Yes, it does. It’s also something that keeps me connected to the childlike version of myself – my first passion in the creative realm was drawing. It shows you a lot of your personality. It’s therapy as well, in a sense. I might stand in front of a blank canvas and stare at it for a long time because I’m always striving for perfection, which isn’t even a real thing. I had to learn to dive in and let whatever happens happen. When I do this, both with music and art, I always end up with something different. Also with art, I don’t stick to one style at all – I always challenge myself to try something new.
Your paintings look like they could be drawn by different people, but there are little tell-tale signs that it’s your work.
I think it plays a big part of what my personality is like. Every day I’m a different person – even my outfits today are so eclectic. I feel like a bit of chameleon.
I guess that’s what ego death is. You’re not clinging to a fixed idea of what you should be.
Exactly. One day it’s skinny jeans, the other day I’m dressing like a Wu-Tang member. It keeps it fun.
Tell me about your collective Elevation Meditation! What role does community play in your practice?
Community is everything. I grew up in a really big family, and it affected how I approached friendships as well. Elevation Mediation came about even before I started to make my own music. To me, the project is about helping anyone who’s gone through stuff or is in need of healing. From the messages I’ve gotten, it helped a lot of people to deal with hard times or struggles. As I might be going through it myself, it’s like a balance – helping other people also helps me. It’s a give and take. It reminds you what you’re doing this for – making other people’s lives better is more beneficial to my soul as opposed to the material drivers.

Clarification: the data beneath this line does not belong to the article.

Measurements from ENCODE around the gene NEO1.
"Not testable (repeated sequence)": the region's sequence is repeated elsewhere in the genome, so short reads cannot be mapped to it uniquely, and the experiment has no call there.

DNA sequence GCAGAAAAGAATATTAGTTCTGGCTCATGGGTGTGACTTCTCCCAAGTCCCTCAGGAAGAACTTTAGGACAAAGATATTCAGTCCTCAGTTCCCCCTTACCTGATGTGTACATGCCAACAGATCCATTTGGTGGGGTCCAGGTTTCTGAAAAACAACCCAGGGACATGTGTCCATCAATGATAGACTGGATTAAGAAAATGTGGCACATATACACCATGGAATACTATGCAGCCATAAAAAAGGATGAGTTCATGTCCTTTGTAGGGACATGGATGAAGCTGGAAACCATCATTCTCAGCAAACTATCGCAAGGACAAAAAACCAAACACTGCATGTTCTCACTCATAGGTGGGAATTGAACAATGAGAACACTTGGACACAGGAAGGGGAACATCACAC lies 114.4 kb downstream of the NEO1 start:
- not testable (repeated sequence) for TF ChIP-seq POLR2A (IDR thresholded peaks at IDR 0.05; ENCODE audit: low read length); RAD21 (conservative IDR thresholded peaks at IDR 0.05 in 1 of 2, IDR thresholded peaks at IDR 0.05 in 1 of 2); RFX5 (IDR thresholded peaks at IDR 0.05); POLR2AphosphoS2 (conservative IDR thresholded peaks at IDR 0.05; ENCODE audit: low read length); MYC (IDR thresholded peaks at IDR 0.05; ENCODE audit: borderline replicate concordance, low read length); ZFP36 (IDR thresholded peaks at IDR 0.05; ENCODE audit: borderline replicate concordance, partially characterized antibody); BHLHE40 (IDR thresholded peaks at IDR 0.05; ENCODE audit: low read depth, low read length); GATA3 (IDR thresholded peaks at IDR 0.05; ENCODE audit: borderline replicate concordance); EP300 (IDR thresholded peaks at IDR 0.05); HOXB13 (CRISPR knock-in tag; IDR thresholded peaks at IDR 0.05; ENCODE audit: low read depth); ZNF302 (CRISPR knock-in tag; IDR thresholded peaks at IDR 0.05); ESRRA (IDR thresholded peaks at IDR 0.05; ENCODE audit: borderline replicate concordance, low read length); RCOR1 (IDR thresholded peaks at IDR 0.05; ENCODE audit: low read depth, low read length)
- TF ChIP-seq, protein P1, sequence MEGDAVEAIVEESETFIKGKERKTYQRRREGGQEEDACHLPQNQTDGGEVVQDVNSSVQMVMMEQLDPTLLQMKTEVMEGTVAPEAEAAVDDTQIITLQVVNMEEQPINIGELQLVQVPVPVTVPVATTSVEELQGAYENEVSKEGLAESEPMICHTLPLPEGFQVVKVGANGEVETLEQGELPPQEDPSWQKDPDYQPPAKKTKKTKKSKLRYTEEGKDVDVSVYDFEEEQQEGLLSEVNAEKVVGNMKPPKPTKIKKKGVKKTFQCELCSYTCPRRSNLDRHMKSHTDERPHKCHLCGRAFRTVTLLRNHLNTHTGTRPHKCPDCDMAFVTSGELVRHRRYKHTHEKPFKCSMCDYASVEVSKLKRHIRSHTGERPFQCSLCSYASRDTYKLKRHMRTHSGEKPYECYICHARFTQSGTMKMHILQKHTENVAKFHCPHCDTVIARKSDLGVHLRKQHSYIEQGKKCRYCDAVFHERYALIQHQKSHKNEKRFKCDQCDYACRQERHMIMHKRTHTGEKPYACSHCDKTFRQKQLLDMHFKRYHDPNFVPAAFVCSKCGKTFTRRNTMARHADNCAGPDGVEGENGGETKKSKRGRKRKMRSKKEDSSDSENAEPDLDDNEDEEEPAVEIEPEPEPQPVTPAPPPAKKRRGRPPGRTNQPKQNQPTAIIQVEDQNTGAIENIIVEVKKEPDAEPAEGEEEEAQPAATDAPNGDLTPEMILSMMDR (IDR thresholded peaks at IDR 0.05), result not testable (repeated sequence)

What can you share about your upcoming album The Good Fight?
It’s the greatest album of all times. It’s the greatest Lord Apex album of all times. It’s the greatest Shaeem – my real name – album of all times. It’s the greatest UK rap album of all times.
Big statements. Love the energy.
It’s the whole shebang. Everything I had done before was going with the flow and this cocky sense of “I’m not even trying; if I was trying, it’d be over for all of you”. So, I challenged myself to actually try. Verses got rewritten, things got scrapped and replaced, down to every word. The heart in this album is so much more prevalent than in any of my previous work – I got a lot more vulnerable. I also spoke more on political topics, which I was always hesitant to approach. But again, it’s challenging myself to speak on subjects that people may find uncomfortable. It’s fun, versatile, a lot more vocals, and legendary features people don’t even expect.
Apart from upending UK rap scene, what awaits Lord Apex?
It’s about to get very interesting. What’s on the horizon for me is to put as much love and art as I can for the rest of my time here. That’s it. Straight love and nothing else. I’m also working on a comic book, and I’m planning to work on it for the next 10 years. My biggest dream is to translate it into an animated show, so it’s what I’m manifesting right now. I might also do some stand up, maybe in my older days.